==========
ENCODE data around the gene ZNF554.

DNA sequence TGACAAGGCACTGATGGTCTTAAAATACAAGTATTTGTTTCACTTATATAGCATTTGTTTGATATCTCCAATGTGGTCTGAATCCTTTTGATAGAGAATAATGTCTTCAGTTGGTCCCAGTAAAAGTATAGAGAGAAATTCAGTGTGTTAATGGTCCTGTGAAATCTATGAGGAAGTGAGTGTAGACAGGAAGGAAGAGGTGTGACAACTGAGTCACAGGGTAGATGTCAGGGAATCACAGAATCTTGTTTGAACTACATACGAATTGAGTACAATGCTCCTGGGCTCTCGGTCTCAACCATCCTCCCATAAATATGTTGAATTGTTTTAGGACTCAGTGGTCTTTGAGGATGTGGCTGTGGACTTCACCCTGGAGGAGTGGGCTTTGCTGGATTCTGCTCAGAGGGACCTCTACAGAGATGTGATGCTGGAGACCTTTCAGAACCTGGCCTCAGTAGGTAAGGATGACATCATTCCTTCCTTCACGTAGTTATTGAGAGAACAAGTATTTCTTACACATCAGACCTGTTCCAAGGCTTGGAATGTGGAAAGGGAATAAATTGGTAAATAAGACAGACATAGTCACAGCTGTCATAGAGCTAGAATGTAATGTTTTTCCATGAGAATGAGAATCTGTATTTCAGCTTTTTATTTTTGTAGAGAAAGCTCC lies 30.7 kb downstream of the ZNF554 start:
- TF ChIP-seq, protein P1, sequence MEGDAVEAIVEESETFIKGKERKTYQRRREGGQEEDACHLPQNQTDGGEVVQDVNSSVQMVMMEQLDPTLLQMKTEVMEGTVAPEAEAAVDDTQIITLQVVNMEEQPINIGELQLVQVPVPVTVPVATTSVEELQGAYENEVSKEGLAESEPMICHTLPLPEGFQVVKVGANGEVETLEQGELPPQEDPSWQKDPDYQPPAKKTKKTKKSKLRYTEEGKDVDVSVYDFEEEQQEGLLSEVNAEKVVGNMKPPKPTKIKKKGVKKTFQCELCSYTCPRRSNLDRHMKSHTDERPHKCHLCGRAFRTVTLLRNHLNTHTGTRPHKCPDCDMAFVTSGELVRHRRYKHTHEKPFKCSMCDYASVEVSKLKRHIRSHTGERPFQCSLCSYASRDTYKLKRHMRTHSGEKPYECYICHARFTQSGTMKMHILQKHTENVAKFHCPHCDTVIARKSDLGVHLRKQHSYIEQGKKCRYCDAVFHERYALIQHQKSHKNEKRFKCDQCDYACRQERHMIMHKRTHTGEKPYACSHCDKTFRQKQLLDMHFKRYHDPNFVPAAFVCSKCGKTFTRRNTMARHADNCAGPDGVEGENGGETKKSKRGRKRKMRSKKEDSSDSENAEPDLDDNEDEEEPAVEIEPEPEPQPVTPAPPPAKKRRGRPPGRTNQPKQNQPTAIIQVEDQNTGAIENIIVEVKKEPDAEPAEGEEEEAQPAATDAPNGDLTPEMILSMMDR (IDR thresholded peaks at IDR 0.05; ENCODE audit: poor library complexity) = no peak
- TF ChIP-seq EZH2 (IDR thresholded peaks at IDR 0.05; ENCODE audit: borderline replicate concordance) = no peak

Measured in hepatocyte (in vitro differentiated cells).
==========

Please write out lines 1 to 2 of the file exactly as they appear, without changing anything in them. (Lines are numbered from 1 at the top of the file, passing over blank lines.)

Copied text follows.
ENCODE data around the gene ZNF554.

DNA sequence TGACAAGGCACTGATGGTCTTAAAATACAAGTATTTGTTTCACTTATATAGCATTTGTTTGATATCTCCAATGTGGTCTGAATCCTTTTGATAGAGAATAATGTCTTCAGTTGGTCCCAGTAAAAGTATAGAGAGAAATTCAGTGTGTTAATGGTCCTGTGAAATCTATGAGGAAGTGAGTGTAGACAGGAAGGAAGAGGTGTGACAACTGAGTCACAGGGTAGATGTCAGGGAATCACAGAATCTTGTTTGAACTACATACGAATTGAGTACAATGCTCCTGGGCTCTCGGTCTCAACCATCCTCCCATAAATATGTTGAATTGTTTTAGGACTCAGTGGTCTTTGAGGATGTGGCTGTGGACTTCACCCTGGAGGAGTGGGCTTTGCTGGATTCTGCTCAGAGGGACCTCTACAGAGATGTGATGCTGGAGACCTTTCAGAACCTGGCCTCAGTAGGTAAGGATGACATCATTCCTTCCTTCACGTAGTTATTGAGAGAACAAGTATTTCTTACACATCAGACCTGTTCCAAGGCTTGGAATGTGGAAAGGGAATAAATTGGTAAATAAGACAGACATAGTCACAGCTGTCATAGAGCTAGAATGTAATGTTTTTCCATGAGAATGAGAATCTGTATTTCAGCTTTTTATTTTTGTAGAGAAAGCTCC lies 30.7 kb downstream of the ZNF554 start: